All There Is to Know About Anchor Texts. No Joke.

A huge attention in Google algorithms is given to internal and external linking patterns of a website. In this field an even greater impact upon rankings and relevancy has the anchor texts that cloth the links.

The rule of thumb of anchor text is to build it with keywords and phrases you want your webpages to rank for.

Whenever possible, include in the anchor text keywords that exist in the page’s title. In best scenarios, you’ll want to use the title’s exact match as a link.

If you cannot always use descriptive anchor text, or just look to give your linking structure a more natural feel, a good alternative for building relevancy is to include link titles within the code.

<a href=”contentpage.htm” title=”descriptive text”>Click here</a>

Search engines won’t put as much weight on this format as with the classical anchor text format, but is better than nothing.

Text vs. image for a link

Anchor text is better then anchor image for a link. The reason why is because search engines can’t recognize and index images. The way around this issue is to edit each image you use with ALT tags.

<img src=”” alt=”anothercontentpage”>

The drawback if you don’t use ALT tags:

If the only link back to your homepage is through an image, or logo with no descriptive ALT tag attached to it, then rest of your webpages can’t build relevancy (vote) for what the homepage is all about. The symptom in this case is internal pages outranking the homepage.

If the site’s navigation uses image links with no descriptive tags, this dilutes relevancy for each category page. You can fix it by embedding descriptive anchor text on the footer of each category page.

Avoid spamming your ALT tags because when spotted by human quality raters, this behavior could get your website de-indexed.

Another efficient use for anchor text is on longer pages, as with long structured sales letters, walkthroughs or the classical FAQ pages.

Relative vs Absolute links

So, which is better? <a href=”page/”>Anchor Text</a> or

<a href=”http://www.yourdomain/page.html”>Anchor Text</a>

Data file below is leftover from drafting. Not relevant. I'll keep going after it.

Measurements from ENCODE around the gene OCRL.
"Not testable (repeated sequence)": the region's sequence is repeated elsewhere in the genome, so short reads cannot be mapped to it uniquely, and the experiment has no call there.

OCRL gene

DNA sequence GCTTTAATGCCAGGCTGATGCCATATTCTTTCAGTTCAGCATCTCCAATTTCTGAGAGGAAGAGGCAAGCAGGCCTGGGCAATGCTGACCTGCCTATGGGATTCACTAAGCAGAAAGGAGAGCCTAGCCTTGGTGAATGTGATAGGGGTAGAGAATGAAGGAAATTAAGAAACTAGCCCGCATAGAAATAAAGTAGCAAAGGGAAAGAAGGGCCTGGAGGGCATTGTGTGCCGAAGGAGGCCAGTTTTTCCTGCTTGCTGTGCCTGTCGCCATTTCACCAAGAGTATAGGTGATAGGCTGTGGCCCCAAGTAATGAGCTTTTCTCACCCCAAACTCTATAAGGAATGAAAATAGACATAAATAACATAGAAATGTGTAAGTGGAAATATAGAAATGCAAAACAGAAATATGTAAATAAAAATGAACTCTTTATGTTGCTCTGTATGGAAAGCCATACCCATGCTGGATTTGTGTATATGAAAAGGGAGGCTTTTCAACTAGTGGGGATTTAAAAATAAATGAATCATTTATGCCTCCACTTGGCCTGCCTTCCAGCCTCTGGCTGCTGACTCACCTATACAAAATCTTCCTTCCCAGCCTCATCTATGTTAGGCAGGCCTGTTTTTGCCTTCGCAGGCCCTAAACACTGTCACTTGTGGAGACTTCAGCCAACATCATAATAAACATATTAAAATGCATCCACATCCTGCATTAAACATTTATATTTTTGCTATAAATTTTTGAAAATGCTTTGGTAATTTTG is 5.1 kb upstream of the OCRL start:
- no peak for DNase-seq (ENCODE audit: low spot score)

The truth of the matter is that search engines convert each relative link to their absolute locations before assigning the page with an ID number.

The sole problem with the search engine is canonical URL, namely if a search engine indexes both the www and non-www version of your site, then relative links will generate duplicate content issues.

Other problems with relative links appear when content scrapers and site hijackers visit your site:

1. When content is being stolen from your domain, it is better to have absolute URLs in place then relative (irrelevant) URLs so that you could benefit from some inbound links.

2. When hijacking your website – making the search engines think your site exists at their URL- is better to have absolute URL in your content, so that he can’t steal as many webpages as he could if you had used relative linking.

As you can clearly see, I’m pro using absolute URLs when internally linking your webpages.

Positioning anchor texts

By far the best way to use anchor text is within the text body. Not only this better describes your website’s content but it also adds a sense of interactivity that enhances the way visitors perceive your site.

Being able to choose their own path to follow builds a feeling of control for each visitor which in return increases the the amount of time spent on your site. As a rule, article marketing falls short to satisfying this requirement since anchor text are only available in author’s byline. Nevertheless you should maximize the liking opportunity to the fullest in terms of diversifying the anchor text used, especially when articles are submitted with an article submission software.

Get in the habit of periodically checking your site for broken links. Nothing is more unpleasant when you find the next best piece of info you’re looking for and the link pointing to it renders a white dead screen. Linking structure is also an evaluation criteria for top submission directories.

There is a free, good tool to use called Xenu Link Sleuth for finding broken links. It also can be used with your potential linking partners websites as a way to knock on their door ;) .

All of your pages must be interlinked with each other. Having dangling links in your linking structure will prevent link juice from flowing naturally throughout your system, thus missing out on untapped, easy-to-get authority.

Please, let me know if this post was useful with a comment in the area below. Apreciate it! :)

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